When news surfaced last week of the fatal shooting of a 2-year-old by her 5-year-old brother, the question on many people’s minds was how the youngster got a hold of such a weapon in the first place?
The Crickett .22-caliber single-shot rifle apparently contained one final shell that neither the boy nor his parents were aware of, the circumstances of which lead to this devastating accident. Neither the reality of the very high gun ownership rate in Kentucky (where this family lives) nor the state’s recent ban on gun control enforcement are enough to explain the tragedy away. One disturbing factor in this story, though, is that this rifle was part of a line of guns specifically designed and targeted to children. The rifle actually belonged to the 5-year-old.
Here is the commercial for the Cricket .22-caliber rifle, marketed to children:
This ad should inspire discourse and perhaps a re-thinking of the many ways the media condones gun violence in the eyes of children. But several residents of the Kentucky town where this tragedy occurred have been quick to remind the rest of the country that gun culture varies from place to place. As Gary White, the county coroner, told the Associated Press, “Down in Kentucky where we’re from, you know, guns are passed down from generation to generation. You start at a young age with guns for hunting and everything.” Another woman urged that “it’s nobody else’s business” but the that of the family and the townspeople, themselves.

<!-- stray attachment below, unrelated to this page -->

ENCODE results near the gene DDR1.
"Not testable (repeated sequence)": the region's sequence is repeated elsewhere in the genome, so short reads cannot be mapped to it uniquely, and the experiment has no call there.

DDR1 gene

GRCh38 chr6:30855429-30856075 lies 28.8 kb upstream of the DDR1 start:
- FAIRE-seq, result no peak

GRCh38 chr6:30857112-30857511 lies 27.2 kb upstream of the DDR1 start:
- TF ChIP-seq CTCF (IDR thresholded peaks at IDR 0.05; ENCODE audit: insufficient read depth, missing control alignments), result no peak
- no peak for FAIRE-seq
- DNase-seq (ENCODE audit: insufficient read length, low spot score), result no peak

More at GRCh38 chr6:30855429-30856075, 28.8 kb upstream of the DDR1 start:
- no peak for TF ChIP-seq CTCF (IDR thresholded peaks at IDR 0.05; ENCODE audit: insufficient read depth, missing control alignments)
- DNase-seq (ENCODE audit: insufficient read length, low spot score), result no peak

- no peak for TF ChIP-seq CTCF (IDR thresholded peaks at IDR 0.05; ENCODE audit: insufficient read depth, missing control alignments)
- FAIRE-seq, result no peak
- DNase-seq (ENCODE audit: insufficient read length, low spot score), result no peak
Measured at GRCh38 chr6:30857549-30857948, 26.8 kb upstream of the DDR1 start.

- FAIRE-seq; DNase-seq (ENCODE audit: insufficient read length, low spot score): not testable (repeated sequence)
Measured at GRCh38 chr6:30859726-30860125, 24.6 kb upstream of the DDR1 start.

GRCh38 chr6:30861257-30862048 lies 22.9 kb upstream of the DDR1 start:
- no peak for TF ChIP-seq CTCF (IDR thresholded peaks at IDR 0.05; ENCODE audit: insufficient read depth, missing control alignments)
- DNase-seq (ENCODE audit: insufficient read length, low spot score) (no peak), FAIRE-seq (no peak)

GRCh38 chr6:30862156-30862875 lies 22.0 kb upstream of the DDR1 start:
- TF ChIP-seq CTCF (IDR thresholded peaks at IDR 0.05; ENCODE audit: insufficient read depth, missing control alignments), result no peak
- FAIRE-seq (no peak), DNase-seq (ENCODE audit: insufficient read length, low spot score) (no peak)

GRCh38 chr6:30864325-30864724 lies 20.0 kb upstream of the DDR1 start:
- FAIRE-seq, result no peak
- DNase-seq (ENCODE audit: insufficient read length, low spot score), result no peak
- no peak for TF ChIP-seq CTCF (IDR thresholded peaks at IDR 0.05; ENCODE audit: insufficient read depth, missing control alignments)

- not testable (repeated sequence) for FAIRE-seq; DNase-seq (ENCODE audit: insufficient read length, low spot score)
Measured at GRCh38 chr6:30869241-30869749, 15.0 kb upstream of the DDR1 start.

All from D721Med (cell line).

Whether we consider this case a symbol in the larger nationwide debate on gun control or not, it is still a horrible event that could easily happen again. A gun is an extremely powerful, dangerous, and unpredictable weapon – especially in the hands of a child.
But what do you think? Should gun companies be allowed to market their products to children? Let us know in the comments section below!
Photo credit: From Kids’ Corner on the Crickett website